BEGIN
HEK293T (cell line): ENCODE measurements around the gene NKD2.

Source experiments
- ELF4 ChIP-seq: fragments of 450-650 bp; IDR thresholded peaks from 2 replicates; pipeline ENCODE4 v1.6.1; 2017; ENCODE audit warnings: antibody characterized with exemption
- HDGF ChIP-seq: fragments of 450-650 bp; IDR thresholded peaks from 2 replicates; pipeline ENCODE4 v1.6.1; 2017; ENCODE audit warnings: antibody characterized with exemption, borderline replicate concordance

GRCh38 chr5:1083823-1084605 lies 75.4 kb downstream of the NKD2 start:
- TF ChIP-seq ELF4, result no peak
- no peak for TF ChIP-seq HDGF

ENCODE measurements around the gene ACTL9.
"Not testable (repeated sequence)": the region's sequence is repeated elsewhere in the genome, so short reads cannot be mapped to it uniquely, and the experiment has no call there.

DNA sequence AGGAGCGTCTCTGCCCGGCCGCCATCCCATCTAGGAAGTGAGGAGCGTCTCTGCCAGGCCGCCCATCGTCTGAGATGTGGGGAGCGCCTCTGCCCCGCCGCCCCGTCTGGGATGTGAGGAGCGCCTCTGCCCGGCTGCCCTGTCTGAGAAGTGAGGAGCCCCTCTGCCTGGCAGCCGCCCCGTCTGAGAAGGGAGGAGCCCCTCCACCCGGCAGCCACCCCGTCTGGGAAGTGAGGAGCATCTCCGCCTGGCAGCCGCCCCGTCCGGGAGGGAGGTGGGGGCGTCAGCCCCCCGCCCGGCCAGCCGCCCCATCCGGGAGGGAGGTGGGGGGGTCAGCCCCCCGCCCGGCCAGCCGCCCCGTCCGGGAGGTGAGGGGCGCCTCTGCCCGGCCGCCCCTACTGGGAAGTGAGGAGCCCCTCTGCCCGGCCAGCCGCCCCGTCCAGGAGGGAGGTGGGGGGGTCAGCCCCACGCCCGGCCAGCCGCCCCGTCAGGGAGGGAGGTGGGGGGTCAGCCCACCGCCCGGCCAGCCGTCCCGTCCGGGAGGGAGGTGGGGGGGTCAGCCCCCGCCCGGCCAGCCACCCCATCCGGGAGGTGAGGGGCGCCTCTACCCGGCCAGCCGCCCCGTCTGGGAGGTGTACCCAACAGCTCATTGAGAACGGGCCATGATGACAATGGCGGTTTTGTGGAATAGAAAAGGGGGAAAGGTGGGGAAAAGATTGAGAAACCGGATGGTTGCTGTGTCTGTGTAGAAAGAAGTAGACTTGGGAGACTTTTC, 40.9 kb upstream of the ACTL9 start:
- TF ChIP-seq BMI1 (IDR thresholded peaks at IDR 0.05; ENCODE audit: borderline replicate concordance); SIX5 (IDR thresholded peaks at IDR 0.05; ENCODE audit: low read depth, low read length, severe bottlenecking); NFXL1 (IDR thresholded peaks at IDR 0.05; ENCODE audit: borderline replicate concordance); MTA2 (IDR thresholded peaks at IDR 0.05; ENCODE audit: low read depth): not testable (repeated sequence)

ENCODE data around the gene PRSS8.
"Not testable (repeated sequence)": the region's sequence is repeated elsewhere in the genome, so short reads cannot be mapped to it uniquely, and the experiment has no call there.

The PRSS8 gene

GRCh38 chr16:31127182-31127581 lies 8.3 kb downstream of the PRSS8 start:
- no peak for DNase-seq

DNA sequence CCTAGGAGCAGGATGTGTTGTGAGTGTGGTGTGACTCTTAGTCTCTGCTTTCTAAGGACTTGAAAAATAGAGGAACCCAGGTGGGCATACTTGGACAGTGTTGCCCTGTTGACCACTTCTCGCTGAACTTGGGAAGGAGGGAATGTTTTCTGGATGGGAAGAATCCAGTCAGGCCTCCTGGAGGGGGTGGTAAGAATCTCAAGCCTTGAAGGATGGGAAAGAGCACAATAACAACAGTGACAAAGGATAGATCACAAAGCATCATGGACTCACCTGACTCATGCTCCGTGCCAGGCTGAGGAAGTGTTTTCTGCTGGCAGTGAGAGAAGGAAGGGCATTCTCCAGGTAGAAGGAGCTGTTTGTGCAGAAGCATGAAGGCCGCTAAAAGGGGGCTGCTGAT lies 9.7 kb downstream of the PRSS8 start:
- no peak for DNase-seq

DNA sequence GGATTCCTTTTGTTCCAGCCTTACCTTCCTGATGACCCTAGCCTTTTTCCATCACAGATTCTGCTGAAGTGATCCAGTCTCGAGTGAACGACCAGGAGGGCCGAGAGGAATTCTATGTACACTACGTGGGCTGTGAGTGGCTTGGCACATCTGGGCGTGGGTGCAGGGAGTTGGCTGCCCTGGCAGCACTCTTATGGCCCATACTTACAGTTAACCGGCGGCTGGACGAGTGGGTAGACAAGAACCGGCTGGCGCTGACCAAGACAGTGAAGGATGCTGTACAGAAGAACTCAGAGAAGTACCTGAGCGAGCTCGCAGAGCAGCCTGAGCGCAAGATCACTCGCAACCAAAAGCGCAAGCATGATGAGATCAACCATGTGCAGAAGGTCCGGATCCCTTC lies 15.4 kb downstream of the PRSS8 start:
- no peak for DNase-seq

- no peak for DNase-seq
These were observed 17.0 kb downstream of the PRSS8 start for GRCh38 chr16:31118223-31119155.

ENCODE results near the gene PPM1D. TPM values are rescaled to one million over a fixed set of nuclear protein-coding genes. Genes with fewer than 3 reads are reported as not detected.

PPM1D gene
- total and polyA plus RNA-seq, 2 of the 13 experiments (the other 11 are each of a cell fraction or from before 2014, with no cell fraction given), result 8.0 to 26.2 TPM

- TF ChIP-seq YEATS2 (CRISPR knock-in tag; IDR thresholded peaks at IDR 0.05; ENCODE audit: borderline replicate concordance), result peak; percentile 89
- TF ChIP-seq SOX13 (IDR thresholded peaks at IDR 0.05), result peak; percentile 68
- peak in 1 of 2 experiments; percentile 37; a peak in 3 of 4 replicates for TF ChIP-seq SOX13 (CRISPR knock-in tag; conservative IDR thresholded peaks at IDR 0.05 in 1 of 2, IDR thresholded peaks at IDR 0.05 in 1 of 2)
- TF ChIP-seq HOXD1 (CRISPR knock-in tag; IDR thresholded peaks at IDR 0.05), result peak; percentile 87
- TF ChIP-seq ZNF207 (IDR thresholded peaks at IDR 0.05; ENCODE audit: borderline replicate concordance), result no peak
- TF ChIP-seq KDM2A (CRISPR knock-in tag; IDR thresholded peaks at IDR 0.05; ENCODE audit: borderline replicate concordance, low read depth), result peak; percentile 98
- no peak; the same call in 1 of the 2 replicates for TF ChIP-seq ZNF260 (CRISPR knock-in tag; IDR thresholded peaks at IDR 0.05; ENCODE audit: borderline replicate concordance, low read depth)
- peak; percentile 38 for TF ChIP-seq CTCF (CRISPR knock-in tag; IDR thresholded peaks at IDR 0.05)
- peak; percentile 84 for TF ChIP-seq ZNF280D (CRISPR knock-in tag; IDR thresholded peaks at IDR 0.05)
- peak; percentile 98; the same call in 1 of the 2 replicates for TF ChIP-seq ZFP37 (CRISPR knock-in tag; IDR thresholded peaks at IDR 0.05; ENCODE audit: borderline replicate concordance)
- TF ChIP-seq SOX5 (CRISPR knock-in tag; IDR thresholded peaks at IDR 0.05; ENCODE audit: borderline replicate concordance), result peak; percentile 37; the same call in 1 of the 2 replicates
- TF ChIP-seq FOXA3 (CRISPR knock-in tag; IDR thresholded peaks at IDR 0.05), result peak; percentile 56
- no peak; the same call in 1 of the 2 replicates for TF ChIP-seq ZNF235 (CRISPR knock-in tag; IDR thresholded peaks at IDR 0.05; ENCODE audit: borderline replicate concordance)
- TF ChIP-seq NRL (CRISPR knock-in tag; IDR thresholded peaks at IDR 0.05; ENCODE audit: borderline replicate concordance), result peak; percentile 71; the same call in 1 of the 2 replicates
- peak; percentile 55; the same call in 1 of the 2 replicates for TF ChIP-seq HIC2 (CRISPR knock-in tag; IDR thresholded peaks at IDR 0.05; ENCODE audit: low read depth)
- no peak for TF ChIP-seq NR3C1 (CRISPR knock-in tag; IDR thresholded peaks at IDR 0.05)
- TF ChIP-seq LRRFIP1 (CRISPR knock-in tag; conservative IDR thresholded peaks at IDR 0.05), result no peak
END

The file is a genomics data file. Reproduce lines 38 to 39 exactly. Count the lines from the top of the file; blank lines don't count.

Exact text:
- no peak; the same call in 1 of the 2 replicates for TF ChIP-seq ZNF235 (CRISPR knock-in tag; IDR thresholded peaks at IDR 0.05; ENCODE audit: borderline replicate concordance)
- TF ChIP-seq NRL (CRISPR knock-in tag; IDR thresholded peaks at IDR 0.05; ENCODE audit: borderline replicate concordance), result peak; percentile 71; the same call in 1 of the 2 replicates